Whereas we walk thorough a meadow and see a cornucopia of colorful flowers, hundreds of years ago, Alaska’s indigenous people saw a grocery, a pharmacy, as many native plants are edible and have medicinal properties and uses.
Many visitors travel to Juneau with the hope of seeing glaciers, bears, whales and salmon. We often experience these wonders on Gastineau Guiding Company’s (my employer) Alaska Whales and Rainforest Trails and Photo Safari excursions. However, not expected, but surprisingly savored by our guests, are the enchanting wildflowers that punctuate the endless green landscape of Alaska’s Tongass National Forest. The Tongass is part of the largest temperate rainforest in the world, a swath of biomass that stretches from Northern California into the Kodiak Archipelago of Southcentral Alaska.
Although the springtime adage, “April showers bring May flowers” may be the case in much of North America, this observation is not true in Juneau. Indeed, Juneau receives profuse precipitation, but April temperatures are hardly spring-like, ranging only between 35°F to 49°F degrees (2°C to 10°C). May temperatures historically range between 42°F to 57°F degrees (6°C to 14°C), also low compared to more southerly regions. Therefore, I believe it is not rain, but daylight that triggers the spring eruption of wild flowers across the Tongass National Forest in late May. By mid-June, Juneauites are experiencing about 18 hours per day of daylight; daylight that spurs wildflowers to spring forth.
While June offers a cornucopia of wildflower blooms, one can enjoy a rainbow of wildflower colors into early fall, whether it is the petite presence of a forget-me-not in June or the mesmerizing magenta of our fireweed fields in August.
Let me backtrack. Ordinarily, sea-level fireweed blooms in August, but this year (July, 2019) it is already in full bloom. I believe its early appearance may a result of the high-70s and lower-80s degrees days of full sunshine we experienced in the last week of June. Very, very, very unusual. Based on its past history, there is a saying, “when the fireweed turns to cotton, summer will soon be forgotten,” – meaning winter is 6 to 8 weeks away. Hmmmm! Winter in August?
Alaska Violet: This beauty thrives in Southeast Alaska’s coastal meadows and blooms April to August. Very high in Vitamin C, its leaves and variable blue to purple flowers are best harvested in spring to early summer. The young flowers and leaves are a healthy, colorful addition to salads or eat the flower as a fresh snack while hiking. Also add the flower to casseroles, gelatin salads and desserts, and candied for cake decorations. Violet flower tea and syrup make a gentle laxative. Infuse the blossoms with water for a traditional eye wash. Due to their skin-softening properties, violets are often an added ingredient in body lotions. I have seen this violet nestled in the meadow just above Gastineau Guiding Company’s Nature Center on Mt. Roberts and at the Point Bridget meadow.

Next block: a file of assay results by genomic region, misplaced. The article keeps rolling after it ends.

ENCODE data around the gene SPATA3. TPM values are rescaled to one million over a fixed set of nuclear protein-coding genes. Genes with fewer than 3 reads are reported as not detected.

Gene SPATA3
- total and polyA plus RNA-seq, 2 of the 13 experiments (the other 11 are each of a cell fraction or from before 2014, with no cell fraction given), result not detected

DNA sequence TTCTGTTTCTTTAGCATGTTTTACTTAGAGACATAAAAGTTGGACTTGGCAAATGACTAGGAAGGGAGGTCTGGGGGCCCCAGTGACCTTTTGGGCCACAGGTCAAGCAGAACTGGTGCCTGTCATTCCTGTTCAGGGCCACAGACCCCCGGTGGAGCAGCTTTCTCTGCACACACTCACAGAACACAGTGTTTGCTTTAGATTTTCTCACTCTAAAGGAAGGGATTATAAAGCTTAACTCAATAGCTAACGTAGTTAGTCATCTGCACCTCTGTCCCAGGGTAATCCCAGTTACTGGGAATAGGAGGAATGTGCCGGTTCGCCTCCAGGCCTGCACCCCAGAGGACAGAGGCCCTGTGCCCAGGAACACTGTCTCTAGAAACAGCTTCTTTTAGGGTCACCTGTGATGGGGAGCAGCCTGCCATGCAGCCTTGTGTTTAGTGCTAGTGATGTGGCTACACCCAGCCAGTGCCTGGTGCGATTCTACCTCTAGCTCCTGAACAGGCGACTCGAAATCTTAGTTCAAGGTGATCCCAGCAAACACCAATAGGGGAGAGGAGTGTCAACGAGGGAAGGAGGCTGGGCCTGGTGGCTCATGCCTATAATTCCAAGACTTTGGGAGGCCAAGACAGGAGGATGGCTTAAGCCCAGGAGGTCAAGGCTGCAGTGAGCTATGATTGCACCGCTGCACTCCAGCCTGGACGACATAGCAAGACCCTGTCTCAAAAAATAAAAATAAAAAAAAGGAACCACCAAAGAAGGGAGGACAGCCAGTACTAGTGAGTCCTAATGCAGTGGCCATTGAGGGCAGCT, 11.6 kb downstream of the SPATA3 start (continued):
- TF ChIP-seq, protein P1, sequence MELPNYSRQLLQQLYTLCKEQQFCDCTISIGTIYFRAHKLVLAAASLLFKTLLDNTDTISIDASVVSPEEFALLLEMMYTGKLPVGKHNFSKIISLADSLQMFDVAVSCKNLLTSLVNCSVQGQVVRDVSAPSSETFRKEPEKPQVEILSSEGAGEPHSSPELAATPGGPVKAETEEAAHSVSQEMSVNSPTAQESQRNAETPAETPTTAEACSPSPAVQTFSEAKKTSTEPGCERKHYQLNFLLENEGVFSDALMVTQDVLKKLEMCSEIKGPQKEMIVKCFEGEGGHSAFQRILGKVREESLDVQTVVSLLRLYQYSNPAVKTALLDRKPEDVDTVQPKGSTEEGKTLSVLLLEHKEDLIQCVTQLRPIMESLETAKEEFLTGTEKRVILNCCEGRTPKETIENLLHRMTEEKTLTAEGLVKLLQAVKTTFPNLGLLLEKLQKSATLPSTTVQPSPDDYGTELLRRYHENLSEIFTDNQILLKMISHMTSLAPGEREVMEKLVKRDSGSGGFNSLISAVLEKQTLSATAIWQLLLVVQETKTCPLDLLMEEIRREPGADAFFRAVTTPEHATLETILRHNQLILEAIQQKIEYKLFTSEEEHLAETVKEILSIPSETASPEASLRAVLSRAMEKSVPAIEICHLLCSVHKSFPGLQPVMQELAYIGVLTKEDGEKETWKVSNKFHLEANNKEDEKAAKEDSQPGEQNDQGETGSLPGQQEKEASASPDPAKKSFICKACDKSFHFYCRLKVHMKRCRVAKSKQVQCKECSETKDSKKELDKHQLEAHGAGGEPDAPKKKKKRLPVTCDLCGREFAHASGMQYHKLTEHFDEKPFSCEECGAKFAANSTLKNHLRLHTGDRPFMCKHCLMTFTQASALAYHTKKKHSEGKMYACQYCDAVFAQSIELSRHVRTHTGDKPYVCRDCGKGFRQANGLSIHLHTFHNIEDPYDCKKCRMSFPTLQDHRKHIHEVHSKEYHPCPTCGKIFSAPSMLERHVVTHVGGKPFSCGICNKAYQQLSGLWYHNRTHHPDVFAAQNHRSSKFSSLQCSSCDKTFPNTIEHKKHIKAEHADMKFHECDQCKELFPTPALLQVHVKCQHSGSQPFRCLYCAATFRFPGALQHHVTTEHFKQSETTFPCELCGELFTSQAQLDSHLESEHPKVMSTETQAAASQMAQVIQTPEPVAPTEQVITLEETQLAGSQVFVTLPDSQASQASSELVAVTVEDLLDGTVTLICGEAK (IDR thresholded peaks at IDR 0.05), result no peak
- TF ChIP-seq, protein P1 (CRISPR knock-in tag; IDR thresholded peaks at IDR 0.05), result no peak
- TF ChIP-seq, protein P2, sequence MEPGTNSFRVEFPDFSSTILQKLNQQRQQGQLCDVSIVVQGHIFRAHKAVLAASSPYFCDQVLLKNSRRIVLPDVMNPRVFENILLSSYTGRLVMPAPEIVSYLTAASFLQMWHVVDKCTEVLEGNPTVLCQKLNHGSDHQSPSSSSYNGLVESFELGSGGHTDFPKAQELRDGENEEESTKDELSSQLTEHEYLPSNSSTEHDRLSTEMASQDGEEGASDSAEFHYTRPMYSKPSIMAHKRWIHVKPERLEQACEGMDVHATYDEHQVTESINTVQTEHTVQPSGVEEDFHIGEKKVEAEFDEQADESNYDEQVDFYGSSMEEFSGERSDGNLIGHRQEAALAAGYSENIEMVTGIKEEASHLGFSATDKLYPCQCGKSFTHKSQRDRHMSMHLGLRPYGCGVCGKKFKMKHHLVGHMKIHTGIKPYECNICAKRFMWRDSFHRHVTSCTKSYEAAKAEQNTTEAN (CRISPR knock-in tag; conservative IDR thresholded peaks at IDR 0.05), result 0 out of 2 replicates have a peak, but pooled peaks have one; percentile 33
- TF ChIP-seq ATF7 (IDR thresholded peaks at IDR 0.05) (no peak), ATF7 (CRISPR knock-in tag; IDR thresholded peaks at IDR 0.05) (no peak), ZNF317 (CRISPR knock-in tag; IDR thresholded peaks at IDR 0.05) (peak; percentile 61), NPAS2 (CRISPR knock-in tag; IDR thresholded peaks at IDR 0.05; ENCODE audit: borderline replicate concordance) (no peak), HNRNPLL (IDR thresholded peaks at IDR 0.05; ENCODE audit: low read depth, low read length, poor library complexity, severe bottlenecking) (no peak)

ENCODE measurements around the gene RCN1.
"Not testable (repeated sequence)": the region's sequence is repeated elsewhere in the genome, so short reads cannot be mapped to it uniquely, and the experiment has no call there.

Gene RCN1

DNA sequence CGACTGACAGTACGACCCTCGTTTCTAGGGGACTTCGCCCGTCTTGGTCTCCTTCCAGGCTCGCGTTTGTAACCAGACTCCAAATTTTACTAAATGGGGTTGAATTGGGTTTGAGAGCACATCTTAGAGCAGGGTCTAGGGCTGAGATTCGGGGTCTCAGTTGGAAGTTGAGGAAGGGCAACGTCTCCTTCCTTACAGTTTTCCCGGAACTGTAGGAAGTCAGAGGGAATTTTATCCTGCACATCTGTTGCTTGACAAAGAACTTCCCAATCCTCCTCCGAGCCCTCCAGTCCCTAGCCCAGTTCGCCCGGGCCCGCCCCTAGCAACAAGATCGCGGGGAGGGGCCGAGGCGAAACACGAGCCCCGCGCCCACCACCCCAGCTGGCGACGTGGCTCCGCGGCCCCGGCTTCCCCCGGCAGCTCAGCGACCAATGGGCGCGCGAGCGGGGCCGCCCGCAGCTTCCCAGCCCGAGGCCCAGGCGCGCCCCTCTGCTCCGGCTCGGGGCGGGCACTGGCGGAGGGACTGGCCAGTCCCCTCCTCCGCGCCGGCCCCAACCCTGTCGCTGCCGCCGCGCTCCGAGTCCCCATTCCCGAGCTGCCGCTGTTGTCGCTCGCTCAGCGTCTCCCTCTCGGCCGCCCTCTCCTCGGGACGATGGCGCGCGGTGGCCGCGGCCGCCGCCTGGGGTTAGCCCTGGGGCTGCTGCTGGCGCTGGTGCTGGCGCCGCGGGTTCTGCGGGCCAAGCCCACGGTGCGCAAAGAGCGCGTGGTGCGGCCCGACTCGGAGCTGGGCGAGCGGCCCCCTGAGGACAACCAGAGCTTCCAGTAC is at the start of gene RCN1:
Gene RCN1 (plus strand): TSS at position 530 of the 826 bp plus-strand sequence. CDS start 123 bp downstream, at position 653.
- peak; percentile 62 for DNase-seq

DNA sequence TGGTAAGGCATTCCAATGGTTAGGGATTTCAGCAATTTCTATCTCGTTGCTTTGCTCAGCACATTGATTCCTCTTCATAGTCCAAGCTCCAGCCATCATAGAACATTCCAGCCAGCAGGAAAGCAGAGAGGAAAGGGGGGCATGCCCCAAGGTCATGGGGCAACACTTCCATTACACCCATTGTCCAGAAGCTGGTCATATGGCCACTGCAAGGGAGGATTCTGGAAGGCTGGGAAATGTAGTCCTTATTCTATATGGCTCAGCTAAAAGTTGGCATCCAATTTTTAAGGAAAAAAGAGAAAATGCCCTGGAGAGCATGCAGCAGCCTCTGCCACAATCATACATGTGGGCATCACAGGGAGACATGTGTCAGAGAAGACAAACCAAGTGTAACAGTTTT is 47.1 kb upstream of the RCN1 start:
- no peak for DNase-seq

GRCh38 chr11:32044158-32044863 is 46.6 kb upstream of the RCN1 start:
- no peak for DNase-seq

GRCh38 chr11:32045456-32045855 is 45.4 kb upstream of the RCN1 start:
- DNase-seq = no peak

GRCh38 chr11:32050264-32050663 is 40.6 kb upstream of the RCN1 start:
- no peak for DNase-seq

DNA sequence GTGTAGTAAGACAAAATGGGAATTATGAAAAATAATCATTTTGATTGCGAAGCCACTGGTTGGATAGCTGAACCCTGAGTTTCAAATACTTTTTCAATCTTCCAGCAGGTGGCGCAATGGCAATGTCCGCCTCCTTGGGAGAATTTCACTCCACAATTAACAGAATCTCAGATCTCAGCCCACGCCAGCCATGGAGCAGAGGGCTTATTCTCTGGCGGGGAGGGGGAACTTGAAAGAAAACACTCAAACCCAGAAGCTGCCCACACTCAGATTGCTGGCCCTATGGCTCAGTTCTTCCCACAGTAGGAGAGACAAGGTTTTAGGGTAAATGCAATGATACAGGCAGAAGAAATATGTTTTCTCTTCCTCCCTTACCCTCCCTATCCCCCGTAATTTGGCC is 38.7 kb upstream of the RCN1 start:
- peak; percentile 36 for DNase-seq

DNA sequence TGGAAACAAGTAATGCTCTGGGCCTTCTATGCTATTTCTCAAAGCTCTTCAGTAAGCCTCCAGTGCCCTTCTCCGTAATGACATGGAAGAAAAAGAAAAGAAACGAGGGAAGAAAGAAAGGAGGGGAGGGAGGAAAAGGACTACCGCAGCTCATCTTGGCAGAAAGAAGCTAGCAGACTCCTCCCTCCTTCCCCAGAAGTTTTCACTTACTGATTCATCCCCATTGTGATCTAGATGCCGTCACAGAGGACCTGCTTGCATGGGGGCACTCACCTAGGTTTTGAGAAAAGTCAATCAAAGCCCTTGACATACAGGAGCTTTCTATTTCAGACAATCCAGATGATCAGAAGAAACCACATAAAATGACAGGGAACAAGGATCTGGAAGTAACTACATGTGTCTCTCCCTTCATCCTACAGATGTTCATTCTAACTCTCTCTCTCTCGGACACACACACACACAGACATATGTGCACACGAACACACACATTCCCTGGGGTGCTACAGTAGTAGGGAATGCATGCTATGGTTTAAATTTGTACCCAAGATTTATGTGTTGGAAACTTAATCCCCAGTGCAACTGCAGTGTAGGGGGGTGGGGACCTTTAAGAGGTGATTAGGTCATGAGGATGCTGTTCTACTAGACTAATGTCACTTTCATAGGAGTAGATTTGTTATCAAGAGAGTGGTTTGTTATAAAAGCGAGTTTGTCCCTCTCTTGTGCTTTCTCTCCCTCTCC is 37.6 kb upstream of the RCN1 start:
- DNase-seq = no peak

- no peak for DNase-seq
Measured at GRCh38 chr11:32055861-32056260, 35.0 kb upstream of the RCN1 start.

Beach Pea: Grows in beach gravel from Southern California to the Arctic Ocean, across most of Canada, and many Northern US States. Blooms May to August. Young shoots are edible. The whole pea pod is edible if harvested early. You can also shuck the peas of older pods and eat them raw, boiled, steamed, stir-fried or sautéed. Not all wild peas are edible so positively identify your peas before injecting them. This potent purple pretty is found along the upper reaches of Sandy Beach on Douglas Island as well as the City’s North Douglas Trail beach.
Chocolate Lily AKA Indian Rice: The dark purple to brown flower turns off most of us, but its unsavory aroma attracts a pollinating fly. Color and/or smell are nature’s means for attracting pollinators. Abundant in moist coastal-near meadows, including sub-alpine meadows, this lily has been a food source for Southeast Alaska’s indigenous people for eons. This lily’s roots resemble a sticky rice ball when harvested, however the chocolate lily is beautiful to behold, but stinky to smell. Its musky scent may fall after the flower dies out when the roots are storing starch and sugar. The root ball is prepared and eaten in much the same way rice is prepared. Voles enjoy eating them as well.